Manitobans who were already worried about the diminishing quality of rural health care found another reason for concern last Saturday — ambulance response times.
As the Sun reported last weekend, according to information obtained through an access to information request to Manitoba Health, 15 of 31 rural emergency medical services stations in Westman don’t meet the 30-minute provincial ambulance response time benchmark.
The wait time numbers examine EMS stations during a one-year period ending in March 2013.
Though some communities such as Glenboro, Neepawa, Wawanesa and Hartney consistently exceed that benchmark at least 90 per cent of the time, response rates vary significantly across the region.
Most worrisome are the communities of Souris, Hamiota and McCreary where ambulance response times are anywhere between 11 minutes to nearly a half hour past the government benchmark.
Essentially, if you called 911 for an emergency in one of these communities, you could be waiting between 40 minutes and an hour before an ambulance arrives, 90 per cent of the time. And when it comes to life and death situations, every minute counts.
These are scary statistics for area residents, but response times are governed by several factors that must be accounted for, including the geographical size of the region, roadway accessibility and how the various stations are staffed, to name a few.
For example, the City of Brandon has full-time paramedics housed within the city’s fire halls. As such, chute times — the time it takes from when the call comes in to 911 to when the ambulance leaves the station — are significantly lower than rural ambulance services, which generally rely on casual staff.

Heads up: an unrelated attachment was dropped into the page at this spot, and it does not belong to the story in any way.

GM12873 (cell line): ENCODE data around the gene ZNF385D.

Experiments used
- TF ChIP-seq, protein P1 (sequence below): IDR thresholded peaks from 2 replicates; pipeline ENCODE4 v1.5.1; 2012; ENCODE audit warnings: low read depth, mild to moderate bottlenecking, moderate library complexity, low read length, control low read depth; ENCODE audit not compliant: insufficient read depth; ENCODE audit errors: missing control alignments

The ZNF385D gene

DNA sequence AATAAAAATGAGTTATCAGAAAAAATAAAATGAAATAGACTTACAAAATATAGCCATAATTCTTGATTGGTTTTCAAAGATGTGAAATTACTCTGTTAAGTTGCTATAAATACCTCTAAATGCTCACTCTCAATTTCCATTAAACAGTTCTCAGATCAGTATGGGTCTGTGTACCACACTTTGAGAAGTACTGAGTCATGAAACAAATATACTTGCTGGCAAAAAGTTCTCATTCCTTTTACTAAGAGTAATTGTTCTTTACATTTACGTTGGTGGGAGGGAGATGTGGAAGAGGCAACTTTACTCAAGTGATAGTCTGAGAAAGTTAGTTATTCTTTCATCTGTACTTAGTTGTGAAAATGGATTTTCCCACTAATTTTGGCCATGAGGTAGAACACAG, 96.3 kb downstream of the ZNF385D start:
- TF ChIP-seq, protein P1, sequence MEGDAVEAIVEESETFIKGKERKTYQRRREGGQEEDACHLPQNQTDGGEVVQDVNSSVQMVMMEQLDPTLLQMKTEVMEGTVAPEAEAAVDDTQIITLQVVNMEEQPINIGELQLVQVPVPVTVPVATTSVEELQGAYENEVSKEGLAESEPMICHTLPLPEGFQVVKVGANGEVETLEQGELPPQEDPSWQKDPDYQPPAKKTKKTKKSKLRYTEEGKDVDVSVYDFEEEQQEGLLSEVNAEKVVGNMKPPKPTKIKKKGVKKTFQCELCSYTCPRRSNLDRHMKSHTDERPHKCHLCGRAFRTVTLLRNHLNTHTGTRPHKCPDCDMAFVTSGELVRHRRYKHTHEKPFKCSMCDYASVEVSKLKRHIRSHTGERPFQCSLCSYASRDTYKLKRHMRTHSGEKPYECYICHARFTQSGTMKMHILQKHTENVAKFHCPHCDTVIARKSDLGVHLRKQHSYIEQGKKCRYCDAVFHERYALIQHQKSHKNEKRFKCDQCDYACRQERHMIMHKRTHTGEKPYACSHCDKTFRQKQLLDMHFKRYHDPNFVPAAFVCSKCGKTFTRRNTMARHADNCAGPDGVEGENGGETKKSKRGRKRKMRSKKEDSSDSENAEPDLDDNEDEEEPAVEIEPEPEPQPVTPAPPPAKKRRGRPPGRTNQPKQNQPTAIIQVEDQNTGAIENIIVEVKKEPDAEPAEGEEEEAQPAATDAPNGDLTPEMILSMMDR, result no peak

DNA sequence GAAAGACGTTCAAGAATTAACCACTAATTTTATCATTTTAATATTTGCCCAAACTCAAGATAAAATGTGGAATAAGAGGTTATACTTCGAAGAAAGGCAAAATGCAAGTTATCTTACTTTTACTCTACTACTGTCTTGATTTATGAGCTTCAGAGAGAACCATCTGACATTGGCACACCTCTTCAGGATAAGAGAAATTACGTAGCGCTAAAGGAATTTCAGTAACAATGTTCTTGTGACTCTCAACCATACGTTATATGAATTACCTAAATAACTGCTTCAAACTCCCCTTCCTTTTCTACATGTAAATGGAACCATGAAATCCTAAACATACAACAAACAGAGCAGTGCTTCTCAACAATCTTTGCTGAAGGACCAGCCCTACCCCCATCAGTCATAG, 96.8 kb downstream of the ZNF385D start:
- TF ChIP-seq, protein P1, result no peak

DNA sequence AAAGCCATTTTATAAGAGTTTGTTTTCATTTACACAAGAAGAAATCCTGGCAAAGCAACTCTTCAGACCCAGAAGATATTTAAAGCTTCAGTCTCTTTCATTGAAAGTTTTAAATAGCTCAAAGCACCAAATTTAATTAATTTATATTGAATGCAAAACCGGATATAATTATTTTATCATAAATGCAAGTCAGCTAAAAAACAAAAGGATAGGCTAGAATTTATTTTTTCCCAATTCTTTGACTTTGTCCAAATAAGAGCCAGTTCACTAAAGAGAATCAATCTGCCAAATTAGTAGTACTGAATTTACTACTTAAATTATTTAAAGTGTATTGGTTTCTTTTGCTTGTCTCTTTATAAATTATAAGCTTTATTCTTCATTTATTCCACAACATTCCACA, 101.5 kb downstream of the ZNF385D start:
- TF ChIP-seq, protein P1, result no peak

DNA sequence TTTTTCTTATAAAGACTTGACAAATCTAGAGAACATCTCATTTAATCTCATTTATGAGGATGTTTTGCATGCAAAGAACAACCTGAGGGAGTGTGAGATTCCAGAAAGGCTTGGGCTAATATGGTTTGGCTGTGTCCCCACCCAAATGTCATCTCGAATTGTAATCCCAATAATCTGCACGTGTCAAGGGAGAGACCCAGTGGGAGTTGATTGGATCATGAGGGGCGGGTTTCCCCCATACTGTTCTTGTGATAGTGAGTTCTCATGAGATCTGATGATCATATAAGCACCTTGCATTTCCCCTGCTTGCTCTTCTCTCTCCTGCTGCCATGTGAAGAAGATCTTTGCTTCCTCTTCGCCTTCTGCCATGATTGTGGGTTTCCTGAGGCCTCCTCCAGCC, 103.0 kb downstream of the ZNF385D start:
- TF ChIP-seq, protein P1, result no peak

Yet even here, Brandon ambulance response times still fall short of the urban standardized response benchmark of nine minutes or less. The city’s two fire halls check in at 9:53 and 11:45 minutes respectively.
A consultant’s report that was commissioned by the provincial minister of health and released in March 2013 suggests that one way to improve response times in northern and rural Manitoba would be to reduce 18 EMS stations over the current 92 stations across the province — 11 of which would be cut from the former Assiniboine RHA region.
While this would not result in significant savings for the province, as the number of ambulances would remain the same, the report suggests that the current model of staffing EMS stations with on-call staff is not sustainable, because rural paramedics have regular jobs and can only take a call with their employer’s permission.
“As the time spent on a transport becomes longer and longer, it is becoming increasingly difficult for on-call EMRs to get the time off from their regular employment,” the report says.
The report also suggests that consolidation of low-volume ambulance stations with larger centres would improve the quality of care for patients. Paramedics stationed at low-volume centres simply don’t have enough work to keep their skill levels high.
Many of the on-call paramedics would be replaced or trained with full-time staff who would be able to handle a larger call volume.
We have no doubt that the removal of EMS stations in Westman will be met with skepticism and mistrust by rural residents who already believe the NDP government has given up on rural Manitoba health care. The province will have an uphill battle to convince communities that further consolidation is necessary.
However, we believe this idea is at least worth considering.
This is not to take away anything from those who work as volunteer paramedics in a small town — the vast majority are dedicated to the work and do their best to help their patients.
But full-time paramedic services for western Manitoba may actually improve response rates and the quality of care for rural patients.